In celebration of Women’s History Month, we’ll be sharing thoughts from Democratic leaders throughout March. I started things off by reflecting on my inspirations and what I’ve learned from the women around me.
1. What woman inspired you?
I was inspired by my mom and my grandma who instilled in me as early as I can remember that I could grow up and be anything I wanted to be. They lead by example, balancing work and family and giving me the values that helped me understand that because we were fortunate, it was our responsibility to give back to the community.
2. Why are you a Democrat?
I am a Democrat because the Democratic Party stands for inclusion, equality, and opportunity and that means empowerment for all Americans to achieve anything they can dream, if they work hard and play by the rules. I’m a Democrat because I believe that government can be part of the solution and isn’t all of the problem.
3. What advice would you give your younger self?
I would advise my younger self not to sweat the small stuff, to not put off for tomorrow what can be done today and to remember to be a sister to other women because helping others succeed helps all women succeed.
Name: Debbie Wasserman Schultz
Women’s History Month is special to me not just as a woman but as a mother, as a daughter and as a wife. It is inspiring to think how far we’ve come thanks to the women of previous generations on whose shoulders we stand. The suffragists fought for the right to vote and they won it in 1920. Another generation secured the passage of Title IX.
Our generation had cause to celebrate when President Obama signed the Lilly Ledbetter Fair Pay Act in 2009 and when health care reform passed in 2010. Because of the Affordable Care Act, being a woman is no longer a preexisting condition, and women now have access to preventive care like mammograms at no cost.
And yet our generation of women has an opportunity to do even more. I’m proud that the DNC recently launched the Democratic Women’s Alliance to get more women involved in politics, at every level. As the President said in his 2014 State of the Union Address, "When women succeed, America succeeds." Together, let’s make this year a success for women and for the nation.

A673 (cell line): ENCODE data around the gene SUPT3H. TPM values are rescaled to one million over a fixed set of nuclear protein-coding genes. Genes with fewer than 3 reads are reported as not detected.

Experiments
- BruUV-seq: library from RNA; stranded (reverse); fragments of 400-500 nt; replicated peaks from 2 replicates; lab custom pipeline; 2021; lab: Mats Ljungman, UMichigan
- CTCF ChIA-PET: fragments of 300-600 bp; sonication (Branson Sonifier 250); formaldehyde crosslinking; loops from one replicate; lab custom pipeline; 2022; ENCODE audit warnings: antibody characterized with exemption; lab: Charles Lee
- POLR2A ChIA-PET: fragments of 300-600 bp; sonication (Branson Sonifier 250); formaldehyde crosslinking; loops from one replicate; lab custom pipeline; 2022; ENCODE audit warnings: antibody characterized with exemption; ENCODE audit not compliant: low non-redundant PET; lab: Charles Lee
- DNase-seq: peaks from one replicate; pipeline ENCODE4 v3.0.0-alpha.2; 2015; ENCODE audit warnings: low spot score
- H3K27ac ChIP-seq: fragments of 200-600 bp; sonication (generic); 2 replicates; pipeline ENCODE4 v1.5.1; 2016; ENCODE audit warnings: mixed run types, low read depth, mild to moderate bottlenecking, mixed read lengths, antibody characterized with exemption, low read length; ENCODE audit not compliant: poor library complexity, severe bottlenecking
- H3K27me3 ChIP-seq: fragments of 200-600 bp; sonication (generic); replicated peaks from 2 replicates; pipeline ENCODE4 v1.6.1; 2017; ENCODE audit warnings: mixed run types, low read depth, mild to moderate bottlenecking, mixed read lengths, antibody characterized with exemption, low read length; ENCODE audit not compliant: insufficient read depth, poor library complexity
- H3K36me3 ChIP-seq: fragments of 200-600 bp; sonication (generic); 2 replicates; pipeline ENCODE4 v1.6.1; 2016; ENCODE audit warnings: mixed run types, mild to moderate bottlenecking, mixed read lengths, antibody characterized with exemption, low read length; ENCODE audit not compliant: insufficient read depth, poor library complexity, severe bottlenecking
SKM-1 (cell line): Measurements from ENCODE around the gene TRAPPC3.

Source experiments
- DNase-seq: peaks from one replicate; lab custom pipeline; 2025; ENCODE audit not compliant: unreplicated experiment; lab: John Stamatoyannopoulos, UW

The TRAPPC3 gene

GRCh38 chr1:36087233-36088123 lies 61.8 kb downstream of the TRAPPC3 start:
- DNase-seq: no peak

Add your name to stand with the President and Democrats fighting for equal pay for women:
I’m going to echo Maria Shriver and state the obvious: while I have not lived on the brink of poverty, I am deeply concerned by the growing income gap in America. I work every day to expand opportunities for the millions of people -- one in three Americans, seventy percent of whom are women and children -- who struggle every day to make ends meet.
Earlier this week, Maria introduced a report that illustrates how urgent that work is. A Woman’s Nation Pushes Back From the Brink is filled with thoughtful essays from academics and activists -- everyone from Hillary Clinton to Barbara Ehrenreich to Beyoncé. And it includes new research on how deeply entrenched poverty has become in our social fabric, and how we can change it.
I encourage you to read Maria's introduction to the report, and to explore A Woman’s Nation Pushes Back From the Brink in full.
Deputy Communications Director Lily Adams sent an email to supporters encouraging them to call out Chairman Reince Priebus and the Republican National Committee for condoning sexist rhetoric from Rush Limbaugh and to stop enabling him. Here's what she had to say:
Rush Limbaugh saying something sickeningly misogynistic isn't breaking news, so rest assured I'm not planning to write to you every time he does.
But earlier this week, Limbaugh mocked "liberals" for criticizing men who stare at women's breasts, encouraging them to instead approach women and say, "Will you please ask your breasts to stop staring at my eyes?"
There's a line between casual but unacceptable sexism and justifying sexual harassment. When someone as prominent as Rush Limbaugh crosses that line, everyone -- Democrats and Republicans alike -- needs to stop the precedent from becoming habit.
You know Rush Limbaugh's comment was flat-out wrong. I know it was wrong. And I'd bet even Republican National Committee Chairman Reince Priebus can recognize it was wrong. Join me and ask the RNC to stop enabling Rush Limbaugh and those like him whose rhetoric encourages or condones sexual harassment.
This Sunday, the Daily Caller -- the Rush Limbaugh of websites -- piled on with a full-throated defense of sexual harassment:
Ladies, how are you going to feel when the progressives prohibit men from paying you a compliment on your walk home from the bar? You know there's always one friend of yours who waited all night for that.
And if you happen to be a woman who isn't employed by the Democratic National Committee or the New York Times, maybe you're really not all that offended by these sorts of things.
As a woman who happens to be employed by the Democratic National Committee, I am offended by Rush Limbaugh's comments. But I'm not alone, and I know there are plenty of women (maybe even some who work at the Republican National Committee) who'd agree that this is the wrong message to send, encourage, or defend.
And frankly, the RNC has the ability to reduce the influence held by Rush Limbaugh and the writers of the Daily Caller. All they need to do is encourage their fellow Republican leaders to stop making time for interviews with outlets like these.
So call on Chairman Priebus and the RNC to step up and take action against the type of rhetoric that encourages sexual harassment:
We are going to be in a lot of big fights with Republicans during the election year that starts in just a few days. But surely we can come together in the meantime to put an end to disgusting rhetoric like Limbaugh's that encourages sexual harassment.
Thanks for everything you're doing to stand with women across the country,
Deputy Communications Director
Democratic National Committee